As residents and visitors alike know, a trip across Oahu’s North Shore on any given day, let alone on a weekend, can be an exercise in frustration and futility, with cars backed up for miles at choke points like Laniakea, Chuns and Sunset Beach.

For many local residents, it makes day-to-day life, whether getting to work on time, picking up the kids from school, going to the market or surfing a wave, a nightmare. For visitors, it makes Hawaii feel about as appealing as a vacation on a Los Angeles freeway.

The problem is complex – affected by a growing population, increases in tourism, and other pressures — but the biggest obstacle to finding a solution has been the lack of cooperation between the overlapping authorities of the state and the City and County of Honolulu, as well as a lack of coordination in developing and implementing real solutions.

North Shore traffic, Oahu
Bumper-to-bumper traffic is a common experience for North Shore residents, making everyday activities a constant headache. Dan Zelikman/ Civil Beat

Over the past four years, with two different Republican representatives in the State House of Representatives, the problems have only grown worse.

On Tuesday, Nov. 8, voters on the north and windward shores have an opportunity to move things in a positive direction. Putting a Democrat in the District 47 seat, one who will be able to work closely with the region’s Democratic senator, means that solutions are much more likely to be found, funded and delivered.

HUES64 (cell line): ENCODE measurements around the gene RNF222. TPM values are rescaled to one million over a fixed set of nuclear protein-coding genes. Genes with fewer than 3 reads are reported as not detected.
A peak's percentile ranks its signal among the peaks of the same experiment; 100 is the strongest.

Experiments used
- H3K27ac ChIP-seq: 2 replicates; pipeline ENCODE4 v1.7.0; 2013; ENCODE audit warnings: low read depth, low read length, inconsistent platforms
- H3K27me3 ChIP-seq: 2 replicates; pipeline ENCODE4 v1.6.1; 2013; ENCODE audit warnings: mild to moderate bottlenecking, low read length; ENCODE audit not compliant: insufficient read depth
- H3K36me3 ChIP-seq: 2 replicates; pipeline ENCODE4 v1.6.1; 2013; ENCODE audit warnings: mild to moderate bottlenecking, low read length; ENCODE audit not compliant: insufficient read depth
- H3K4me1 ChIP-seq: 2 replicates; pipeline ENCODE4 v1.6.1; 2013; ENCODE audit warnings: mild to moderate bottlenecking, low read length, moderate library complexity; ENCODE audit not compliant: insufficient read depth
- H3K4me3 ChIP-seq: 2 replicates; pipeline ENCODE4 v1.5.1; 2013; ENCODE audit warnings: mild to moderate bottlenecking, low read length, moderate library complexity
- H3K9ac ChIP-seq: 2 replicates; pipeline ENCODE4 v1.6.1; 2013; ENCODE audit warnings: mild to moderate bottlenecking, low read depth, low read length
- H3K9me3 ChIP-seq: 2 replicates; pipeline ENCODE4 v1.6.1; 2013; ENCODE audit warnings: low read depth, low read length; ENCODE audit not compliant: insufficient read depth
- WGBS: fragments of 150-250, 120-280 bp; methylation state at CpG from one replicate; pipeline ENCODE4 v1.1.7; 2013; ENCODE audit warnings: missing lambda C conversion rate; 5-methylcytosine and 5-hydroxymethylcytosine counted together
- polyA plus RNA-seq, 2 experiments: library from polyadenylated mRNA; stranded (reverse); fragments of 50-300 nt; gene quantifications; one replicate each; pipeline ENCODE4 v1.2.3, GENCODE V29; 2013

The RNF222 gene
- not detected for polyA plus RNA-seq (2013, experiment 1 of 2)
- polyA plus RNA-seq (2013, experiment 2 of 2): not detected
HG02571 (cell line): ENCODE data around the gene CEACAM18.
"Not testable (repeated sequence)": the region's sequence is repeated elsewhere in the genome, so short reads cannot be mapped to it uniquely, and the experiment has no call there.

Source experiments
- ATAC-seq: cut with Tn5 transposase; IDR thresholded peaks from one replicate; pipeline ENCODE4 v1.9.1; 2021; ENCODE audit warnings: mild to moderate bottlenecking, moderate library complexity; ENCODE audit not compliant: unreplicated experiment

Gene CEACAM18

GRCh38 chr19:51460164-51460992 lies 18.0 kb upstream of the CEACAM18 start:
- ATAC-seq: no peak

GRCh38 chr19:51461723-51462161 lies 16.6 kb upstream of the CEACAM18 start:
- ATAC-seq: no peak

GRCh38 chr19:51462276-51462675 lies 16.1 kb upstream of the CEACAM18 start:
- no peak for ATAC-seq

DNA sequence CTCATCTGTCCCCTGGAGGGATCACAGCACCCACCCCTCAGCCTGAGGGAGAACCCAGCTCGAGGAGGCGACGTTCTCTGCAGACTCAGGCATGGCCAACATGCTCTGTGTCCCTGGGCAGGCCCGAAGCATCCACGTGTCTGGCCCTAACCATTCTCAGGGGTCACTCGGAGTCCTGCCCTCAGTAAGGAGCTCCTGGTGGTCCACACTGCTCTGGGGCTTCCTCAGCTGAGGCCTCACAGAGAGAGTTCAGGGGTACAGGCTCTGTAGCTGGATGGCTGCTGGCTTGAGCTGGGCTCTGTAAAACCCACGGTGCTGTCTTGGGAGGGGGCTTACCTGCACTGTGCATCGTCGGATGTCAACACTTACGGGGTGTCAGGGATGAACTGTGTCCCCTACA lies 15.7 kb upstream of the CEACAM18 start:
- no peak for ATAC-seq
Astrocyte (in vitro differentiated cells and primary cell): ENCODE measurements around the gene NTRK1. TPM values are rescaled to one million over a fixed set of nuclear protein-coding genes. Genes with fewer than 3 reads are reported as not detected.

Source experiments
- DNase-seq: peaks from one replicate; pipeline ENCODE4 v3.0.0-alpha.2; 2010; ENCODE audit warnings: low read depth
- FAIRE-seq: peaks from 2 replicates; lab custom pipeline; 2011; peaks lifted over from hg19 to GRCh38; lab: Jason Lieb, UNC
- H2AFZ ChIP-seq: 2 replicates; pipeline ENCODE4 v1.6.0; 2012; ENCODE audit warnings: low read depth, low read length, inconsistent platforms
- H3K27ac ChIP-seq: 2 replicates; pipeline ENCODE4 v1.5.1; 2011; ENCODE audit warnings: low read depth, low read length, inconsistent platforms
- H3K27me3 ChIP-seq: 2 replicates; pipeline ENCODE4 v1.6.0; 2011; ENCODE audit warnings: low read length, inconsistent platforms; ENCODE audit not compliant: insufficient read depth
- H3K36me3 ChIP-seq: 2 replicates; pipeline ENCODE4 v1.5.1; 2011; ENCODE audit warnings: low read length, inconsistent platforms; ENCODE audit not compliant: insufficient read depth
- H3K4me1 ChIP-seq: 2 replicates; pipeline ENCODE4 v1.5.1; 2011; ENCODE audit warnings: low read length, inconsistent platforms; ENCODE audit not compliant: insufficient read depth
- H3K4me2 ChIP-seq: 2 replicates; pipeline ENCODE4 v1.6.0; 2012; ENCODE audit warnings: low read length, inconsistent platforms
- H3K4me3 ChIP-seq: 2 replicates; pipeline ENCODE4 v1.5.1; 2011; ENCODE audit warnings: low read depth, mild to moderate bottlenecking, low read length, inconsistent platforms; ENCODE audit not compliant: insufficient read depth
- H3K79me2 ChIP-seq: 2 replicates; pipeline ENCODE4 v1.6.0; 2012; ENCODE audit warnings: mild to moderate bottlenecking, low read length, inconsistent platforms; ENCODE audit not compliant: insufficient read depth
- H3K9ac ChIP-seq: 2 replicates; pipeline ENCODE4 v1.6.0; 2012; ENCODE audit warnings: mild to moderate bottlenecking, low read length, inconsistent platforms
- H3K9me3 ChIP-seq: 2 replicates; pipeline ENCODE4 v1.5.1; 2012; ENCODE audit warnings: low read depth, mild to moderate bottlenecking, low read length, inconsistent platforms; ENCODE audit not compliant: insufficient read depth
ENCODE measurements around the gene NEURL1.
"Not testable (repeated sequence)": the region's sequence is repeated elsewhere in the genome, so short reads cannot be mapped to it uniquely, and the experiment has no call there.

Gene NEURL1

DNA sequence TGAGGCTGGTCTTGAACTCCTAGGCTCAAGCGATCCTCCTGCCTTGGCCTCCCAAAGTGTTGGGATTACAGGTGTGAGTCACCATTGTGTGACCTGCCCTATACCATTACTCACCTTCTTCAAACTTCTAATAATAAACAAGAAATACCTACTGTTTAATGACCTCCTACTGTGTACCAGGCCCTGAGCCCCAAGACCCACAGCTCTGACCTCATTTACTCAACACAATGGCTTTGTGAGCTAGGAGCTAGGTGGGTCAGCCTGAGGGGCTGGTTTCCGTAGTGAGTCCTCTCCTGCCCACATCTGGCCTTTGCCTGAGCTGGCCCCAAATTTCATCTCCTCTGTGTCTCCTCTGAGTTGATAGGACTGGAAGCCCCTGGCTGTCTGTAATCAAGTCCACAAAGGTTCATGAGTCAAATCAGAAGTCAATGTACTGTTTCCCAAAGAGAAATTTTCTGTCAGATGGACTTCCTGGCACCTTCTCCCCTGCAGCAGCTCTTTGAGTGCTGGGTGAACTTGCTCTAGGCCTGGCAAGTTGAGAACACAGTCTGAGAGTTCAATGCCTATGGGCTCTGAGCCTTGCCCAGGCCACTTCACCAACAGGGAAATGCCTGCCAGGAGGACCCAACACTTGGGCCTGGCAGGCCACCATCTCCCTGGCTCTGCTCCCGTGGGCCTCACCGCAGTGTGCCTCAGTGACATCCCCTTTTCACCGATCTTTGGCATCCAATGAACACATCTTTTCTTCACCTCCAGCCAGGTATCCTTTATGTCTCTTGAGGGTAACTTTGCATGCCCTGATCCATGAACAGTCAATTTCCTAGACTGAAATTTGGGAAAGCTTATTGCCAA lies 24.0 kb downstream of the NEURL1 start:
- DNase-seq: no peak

In fact, these two Democrats – highly respected state Sen. Gil Riviere and smart, energetic House candidate Sean Quinlan – both have built strong relationships in communities from Waiahole to Wailua and could be a real powerhouse. They could work in partnership with the state’s majority party leadership to bring much needed attention to a region that has been neglected for far too long.

Riviere has been working with the state Department of Transportation, the North Shore Chamber of Commerce and other agencies to develop realignment possibilities for Kamehameha Highway. Quinlan has been involved with a community coalition that has developed a detailed plan to alleviate traffic and sustain the deteriorating shoreline at the most troublesome bottleneck, Laniakea Beach.

We know what hasn’t been working over the years. It’s time to give the promising alternative a chance.

Community Voices aims to encourage broad discussion on many topics of community interest. It’s kind of a cross between Letters to the Editor and op-eds. This is your space to talk about important issues or interesting people who are making a difference in our world. Column lengths should be no more than 800 words and we need a current photo of the author and a bio. We welcome video commentary and other multimedia formats. Send to news@civilbeat.org. The opinions and information expressed in Community Voices are solely those of the authors and not Civil Beat.

About the Author

  • Joe Wilson
    Award-winning documentary director/producer Joe Wilson got involved in documentary filmmaking through his social activism on human rights issues. Frustrated by the limitations of traditional organizing and advocacy, he picked up a camera with hopes of reaching broader audiences with stories that would inform and compel people to act. In addition to Kumu Hina, Wilson's filmmaking work include Otros Amores and Out in the Silence.